As age creeps up on me, I now require two pairs of glasses, one for reading and one for distance. I know I ought to invest in bifocals; but I am putting off that experiment, so as not to exacerbate my propensity to trip over my own feet. Instead, I try to juggle the two pairs, and generally cannot find either.
It means that when I preach, I can either see the congregation in full clarity but not my notes, or vice versa. I usually aim to see what I have written, which means that I only perceive the listeners in vague outline, and trust that they are listening. There is a certain aptness to the dilemma for there are two elements to a sermon, what is said and what is heard, and it would be foolish to presume they are the same thing.
Most homilies are quickly forgotten. But people do remember certain sermons long after the preacher has lost all recollection, and it is a fascinating experience to hear them quoted back, months later. The remembered idea has taken on a separate life and been modified by a wholly different context of prayer and reflection.
An elderly priest, when I was a curate, put it more sharply, ‘Always expect your words to be misunderstood.’ Preach, in other words, as though what you say will not be straightforwardly received and accepted by the listeners; and do not suppose this has anything to do with ignorance, for it will be the same for you when you sit and listen.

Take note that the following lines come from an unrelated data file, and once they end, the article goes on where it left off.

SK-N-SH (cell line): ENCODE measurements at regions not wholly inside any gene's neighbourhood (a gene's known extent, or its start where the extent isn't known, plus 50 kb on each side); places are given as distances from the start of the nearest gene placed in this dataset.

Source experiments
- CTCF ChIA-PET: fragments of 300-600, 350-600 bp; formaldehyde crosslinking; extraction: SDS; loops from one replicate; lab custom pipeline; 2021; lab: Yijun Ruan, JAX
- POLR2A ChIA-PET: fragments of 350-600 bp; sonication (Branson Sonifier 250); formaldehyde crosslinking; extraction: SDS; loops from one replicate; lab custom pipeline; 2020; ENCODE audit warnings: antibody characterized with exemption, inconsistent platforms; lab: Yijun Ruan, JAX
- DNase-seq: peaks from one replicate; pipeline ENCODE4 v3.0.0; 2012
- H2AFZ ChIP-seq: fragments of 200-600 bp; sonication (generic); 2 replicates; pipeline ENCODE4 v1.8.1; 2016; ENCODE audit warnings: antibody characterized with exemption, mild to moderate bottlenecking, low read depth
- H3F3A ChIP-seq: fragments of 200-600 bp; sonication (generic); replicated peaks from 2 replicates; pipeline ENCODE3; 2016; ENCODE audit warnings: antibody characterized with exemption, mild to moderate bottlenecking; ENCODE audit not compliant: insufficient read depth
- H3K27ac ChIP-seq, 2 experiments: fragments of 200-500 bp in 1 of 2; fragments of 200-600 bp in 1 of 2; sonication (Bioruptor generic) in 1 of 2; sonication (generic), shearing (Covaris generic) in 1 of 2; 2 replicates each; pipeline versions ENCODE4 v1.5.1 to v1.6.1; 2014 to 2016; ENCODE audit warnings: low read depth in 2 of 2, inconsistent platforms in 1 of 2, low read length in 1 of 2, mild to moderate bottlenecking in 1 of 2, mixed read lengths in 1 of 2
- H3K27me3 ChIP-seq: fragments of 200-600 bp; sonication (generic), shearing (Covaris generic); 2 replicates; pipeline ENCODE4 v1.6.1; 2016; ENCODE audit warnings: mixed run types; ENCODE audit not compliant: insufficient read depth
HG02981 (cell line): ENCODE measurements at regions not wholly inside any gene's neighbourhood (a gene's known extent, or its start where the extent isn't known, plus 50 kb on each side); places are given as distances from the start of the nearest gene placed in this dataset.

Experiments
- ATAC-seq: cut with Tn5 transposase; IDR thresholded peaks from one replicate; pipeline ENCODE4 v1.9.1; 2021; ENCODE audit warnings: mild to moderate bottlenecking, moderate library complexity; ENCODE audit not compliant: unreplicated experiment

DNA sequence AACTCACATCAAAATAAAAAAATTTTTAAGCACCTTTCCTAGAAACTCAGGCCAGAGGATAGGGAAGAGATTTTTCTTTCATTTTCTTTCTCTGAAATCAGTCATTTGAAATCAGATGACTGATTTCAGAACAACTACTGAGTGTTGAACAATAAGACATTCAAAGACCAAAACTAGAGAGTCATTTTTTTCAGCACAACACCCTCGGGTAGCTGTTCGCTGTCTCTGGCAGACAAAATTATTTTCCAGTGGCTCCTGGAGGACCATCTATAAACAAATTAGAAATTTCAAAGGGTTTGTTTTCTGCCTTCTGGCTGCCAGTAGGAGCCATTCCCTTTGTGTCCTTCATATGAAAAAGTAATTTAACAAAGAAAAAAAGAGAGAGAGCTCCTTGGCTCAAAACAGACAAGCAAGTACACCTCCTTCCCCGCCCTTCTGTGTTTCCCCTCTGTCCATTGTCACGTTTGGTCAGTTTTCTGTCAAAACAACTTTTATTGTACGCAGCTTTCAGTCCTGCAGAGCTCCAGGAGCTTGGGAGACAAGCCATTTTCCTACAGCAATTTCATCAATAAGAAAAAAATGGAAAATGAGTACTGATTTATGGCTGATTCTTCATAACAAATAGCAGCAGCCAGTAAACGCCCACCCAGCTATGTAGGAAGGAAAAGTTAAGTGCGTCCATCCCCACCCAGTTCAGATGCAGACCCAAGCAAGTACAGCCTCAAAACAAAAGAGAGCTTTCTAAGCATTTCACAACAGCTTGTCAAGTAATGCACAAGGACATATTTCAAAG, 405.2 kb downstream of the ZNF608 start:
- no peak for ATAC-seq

The liberal enterprise makes sense when one studies it carefully, which is why so much of it is presented in book form; reasonable, honest, comprehensive, sophisticated, the argument is compelling. But preaching is another matter, when all these wonderful ideas float free in an ocean of chaos. Only orthodoxy can be preached, not because it will be understood fully every time, but because we (preacher and congregation) can always return to that sure centre.
It is a matter of trust. If we can be sure that we are not going to be set adrift, we are able to listen to any number of difficult and challenging ideas. We can be open to the word, because we trust it is about the Word.